Lena Horne - From films like Stormy Weather (1943) to The Wiz (1978), Lena Horne’s singing and acting legacy has been showcased in film and music. (Photo: AP Photo/Jerry Mosey, File)

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Lena Horne\r\r - The legendary singer/actress is famous for groundbreaking roles in Cabin In the Sky and Stormy Weather (both in 1943). But she was also a long-time fighter for equality, refusing — during World War II — to perform for segregated USO audiences. She participated in the March on Washington and performed to benefit groups like NAACP, SNCC and the National Council of Negro Women.\r(AP Photo/Jerry Mosey, File)

Bill Cosby - Still called “America’s favorite dad,” Cosby made it big in the '60s first as a stand-up comedian and then as a TV star on the groundbreaking show I Spy. Cosby became an American icon playing Cliff Huxtable on his popular '80s sitcom, The Cosby Show. (Photo: dpa /Landov)

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 Bill Cosby   - The iconic comedian and actor did his part for the civil rights movement by breaking barriers in the world of television. Already beloved for his widely-appealing stand-up routines about his life growing up, Cosby proved to TV execs and audiences that a Black man can play a lead in a television series. In 1965, after being cast in I Spy, he became the first Black male lead in a dramatic TV series. He’s also contributed greatly to the financial causes of Black colleges.(dpa /Landov)

At King's funeral, his good friend Mahalia Jackson sang ________ . - A) "Take my Hand, Precious Lord"B) "Leaning on His Everlasting Arms"C) "Amazing Grace"(Photo: Michael Ochs Archives/Getty Images)

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Mahalia Jackson \r  - The First Lady of Gospel was a well-known supporter of Dr. Martin Luther King Jr. and the civil rights movement, famously singing — as per King’s request — at the historic March on Washington. Unfortunately, she’d also be given the sad task of singing at the iconic leader’s funeral in 1968.\r(Photo by Michael Ochs Archives/Getty Images)


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 Langston Hughes  - A pioneering poet, playwright and novelist of the Harlem Renaissance, Langston Hughes was also an early civil rights activist, using his art to promote Black pride (40 years before the Black Power movement) and rail against racial injustice.(Photo by Hulton Archive/Getty Images)

Ruby Dee and Ossie Davis - Ruby Dee and Ossie Davis had been married 56 years, before Davis passed away in 2005 at 87. The inseparable Hollywood couple became friends while performing in the Broadway drama Jeb in 1946. Years later, Davis proposed to Dee via telegram, and the couple married on Dec. 9, 1948. (Photo: Stephen Boitano/Getty Images)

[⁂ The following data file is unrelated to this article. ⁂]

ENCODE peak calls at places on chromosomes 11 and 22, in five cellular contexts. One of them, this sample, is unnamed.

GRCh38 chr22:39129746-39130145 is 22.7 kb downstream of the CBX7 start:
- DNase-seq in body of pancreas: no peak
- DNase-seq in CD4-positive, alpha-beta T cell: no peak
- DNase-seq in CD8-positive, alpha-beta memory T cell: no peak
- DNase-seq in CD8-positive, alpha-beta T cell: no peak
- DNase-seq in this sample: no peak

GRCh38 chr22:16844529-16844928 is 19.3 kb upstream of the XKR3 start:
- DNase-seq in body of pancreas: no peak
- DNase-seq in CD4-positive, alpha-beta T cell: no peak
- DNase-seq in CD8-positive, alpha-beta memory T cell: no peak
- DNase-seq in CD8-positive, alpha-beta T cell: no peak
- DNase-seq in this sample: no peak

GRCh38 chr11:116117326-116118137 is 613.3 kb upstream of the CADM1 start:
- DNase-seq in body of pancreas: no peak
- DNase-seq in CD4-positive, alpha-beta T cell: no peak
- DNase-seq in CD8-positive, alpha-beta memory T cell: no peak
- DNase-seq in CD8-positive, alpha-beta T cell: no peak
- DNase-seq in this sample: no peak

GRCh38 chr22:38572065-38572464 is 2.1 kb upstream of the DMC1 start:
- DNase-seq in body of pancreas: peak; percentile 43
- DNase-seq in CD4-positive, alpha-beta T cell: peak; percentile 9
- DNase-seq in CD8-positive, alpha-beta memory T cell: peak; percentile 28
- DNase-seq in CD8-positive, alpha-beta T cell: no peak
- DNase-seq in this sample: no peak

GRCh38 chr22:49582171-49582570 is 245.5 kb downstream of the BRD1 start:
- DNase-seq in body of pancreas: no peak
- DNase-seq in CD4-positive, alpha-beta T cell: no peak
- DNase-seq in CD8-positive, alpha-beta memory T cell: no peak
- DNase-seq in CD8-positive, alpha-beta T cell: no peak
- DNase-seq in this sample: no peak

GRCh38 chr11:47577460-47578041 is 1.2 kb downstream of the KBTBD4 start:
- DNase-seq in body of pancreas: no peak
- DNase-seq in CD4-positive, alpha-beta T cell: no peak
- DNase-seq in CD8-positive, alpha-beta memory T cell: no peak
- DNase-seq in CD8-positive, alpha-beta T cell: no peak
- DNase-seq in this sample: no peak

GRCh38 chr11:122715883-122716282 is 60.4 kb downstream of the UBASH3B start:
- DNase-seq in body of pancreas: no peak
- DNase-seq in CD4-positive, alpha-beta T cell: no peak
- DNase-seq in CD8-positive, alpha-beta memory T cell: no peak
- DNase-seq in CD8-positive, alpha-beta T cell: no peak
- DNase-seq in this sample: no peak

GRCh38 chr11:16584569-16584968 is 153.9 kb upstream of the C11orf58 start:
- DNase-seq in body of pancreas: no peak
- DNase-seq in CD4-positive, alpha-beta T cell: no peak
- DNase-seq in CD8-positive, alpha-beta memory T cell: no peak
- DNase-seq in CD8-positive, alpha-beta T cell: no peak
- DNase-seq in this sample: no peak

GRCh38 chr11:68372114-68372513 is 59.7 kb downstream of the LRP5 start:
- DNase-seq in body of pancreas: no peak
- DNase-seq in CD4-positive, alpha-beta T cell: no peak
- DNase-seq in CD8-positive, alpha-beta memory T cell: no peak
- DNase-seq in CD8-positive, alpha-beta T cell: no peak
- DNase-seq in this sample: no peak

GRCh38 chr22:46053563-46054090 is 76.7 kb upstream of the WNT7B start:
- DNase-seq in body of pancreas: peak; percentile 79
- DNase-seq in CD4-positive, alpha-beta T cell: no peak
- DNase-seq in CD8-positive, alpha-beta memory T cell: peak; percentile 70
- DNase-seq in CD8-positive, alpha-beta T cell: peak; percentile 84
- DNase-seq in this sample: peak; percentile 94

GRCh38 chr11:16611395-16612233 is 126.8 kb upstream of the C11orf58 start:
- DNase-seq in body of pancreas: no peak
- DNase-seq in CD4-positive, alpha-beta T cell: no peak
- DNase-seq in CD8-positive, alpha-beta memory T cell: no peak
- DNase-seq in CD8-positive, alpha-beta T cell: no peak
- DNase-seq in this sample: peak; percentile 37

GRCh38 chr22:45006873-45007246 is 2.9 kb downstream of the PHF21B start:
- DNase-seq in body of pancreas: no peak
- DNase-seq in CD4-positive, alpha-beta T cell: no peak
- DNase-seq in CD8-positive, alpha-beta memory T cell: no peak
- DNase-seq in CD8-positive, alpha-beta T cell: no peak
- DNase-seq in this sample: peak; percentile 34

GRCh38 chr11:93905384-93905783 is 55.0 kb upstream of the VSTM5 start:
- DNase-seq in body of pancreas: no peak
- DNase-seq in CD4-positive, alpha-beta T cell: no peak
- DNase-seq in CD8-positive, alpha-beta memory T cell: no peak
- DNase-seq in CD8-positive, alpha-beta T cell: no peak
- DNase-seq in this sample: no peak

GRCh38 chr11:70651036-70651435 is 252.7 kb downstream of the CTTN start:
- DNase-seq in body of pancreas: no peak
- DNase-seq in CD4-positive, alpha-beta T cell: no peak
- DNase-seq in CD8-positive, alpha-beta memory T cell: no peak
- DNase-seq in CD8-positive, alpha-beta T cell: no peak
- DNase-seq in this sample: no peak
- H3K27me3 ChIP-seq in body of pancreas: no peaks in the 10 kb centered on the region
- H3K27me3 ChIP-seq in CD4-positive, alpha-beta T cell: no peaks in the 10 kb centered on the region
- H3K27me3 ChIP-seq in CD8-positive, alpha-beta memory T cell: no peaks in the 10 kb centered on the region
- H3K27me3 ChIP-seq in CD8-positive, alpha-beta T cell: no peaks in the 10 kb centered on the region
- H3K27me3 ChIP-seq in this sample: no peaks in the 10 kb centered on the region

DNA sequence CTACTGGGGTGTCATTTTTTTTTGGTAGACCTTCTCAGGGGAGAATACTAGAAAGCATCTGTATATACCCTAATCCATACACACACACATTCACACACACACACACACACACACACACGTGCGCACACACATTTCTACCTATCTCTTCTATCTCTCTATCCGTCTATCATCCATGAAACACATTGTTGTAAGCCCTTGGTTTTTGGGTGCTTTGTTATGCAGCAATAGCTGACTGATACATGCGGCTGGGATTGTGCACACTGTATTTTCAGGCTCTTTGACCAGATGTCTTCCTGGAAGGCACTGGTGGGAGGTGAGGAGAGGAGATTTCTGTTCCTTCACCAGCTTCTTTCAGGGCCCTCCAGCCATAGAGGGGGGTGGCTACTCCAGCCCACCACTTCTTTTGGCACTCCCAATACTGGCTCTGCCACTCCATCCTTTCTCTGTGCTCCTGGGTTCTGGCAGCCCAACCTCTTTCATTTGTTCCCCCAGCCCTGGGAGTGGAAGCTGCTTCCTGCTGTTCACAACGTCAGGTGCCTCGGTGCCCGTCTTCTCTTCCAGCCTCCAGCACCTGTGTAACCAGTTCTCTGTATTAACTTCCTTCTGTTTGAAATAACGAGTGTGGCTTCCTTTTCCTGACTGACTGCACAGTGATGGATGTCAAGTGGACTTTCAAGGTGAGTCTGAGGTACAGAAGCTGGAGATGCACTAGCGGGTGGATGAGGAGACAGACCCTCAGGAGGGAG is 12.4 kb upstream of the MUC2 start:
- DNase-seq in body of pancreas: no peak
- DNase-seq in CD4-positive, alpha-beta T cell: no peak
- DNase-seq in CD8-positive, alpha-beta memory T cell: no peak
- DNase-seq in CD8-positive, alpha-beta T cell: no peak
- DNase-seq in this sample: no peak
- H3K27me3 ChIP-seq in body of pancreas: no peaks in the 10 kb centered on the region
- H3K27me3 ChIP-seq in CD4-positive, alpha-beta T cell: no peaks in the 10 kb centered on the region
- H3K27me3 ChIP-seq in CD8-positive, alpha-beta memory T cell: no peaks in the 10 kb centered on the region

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Ossie Davis and Ruby Dee  - The profoundly gifted couple were as involved with the fight for civil rights as they were with stage/film acting. They famously helped organize the March on Washington and served as MCs for the historic event. Following the assassination of Malcolm X, Ossie famously eulogized the slain Black nationalist leader.(Photo: Getty Images)


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James Baldwin - During the civil rights movement, the openly gay novelist/essayist/playwright boldly became the literary voice of the era, writing works that not only exposed the ugly truths about inequality (The Fire Next Time) but preached about the deep love needed to remedy the problem. He was also very involved with groups like SNCC and the Congress of Racial Equality, and he attended a meeting with then-Attorney General Robert F. Kennedy to discuss the moral implications of the civil rights movement.

Nina Simone ? "Mississippi Goddam" (1964)  - "Mississippi Goddam," pianist and singer Nina Simone's 1964 response to the murder of civil rights leader Medgar Evers, was banned in several southern states. Along with "Four Women" and "To Be Young, Gifted and Black," "Mississippi Goddam" was one of her most famous protest songs.   (Photo: CBS Photo Archive/Landov)  

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Nina Simone\r  - This singing giant was the musical voice of the civil rights movement, writing and singing such odes to the struggle as  “Mississippi Goddam,” “I Wish I Knew How It Would Feel to Be Free” and “Young, Gifted and Black.” Shortly after King’s assassination, she penned and sang “Why (The King of Love Is Dead).”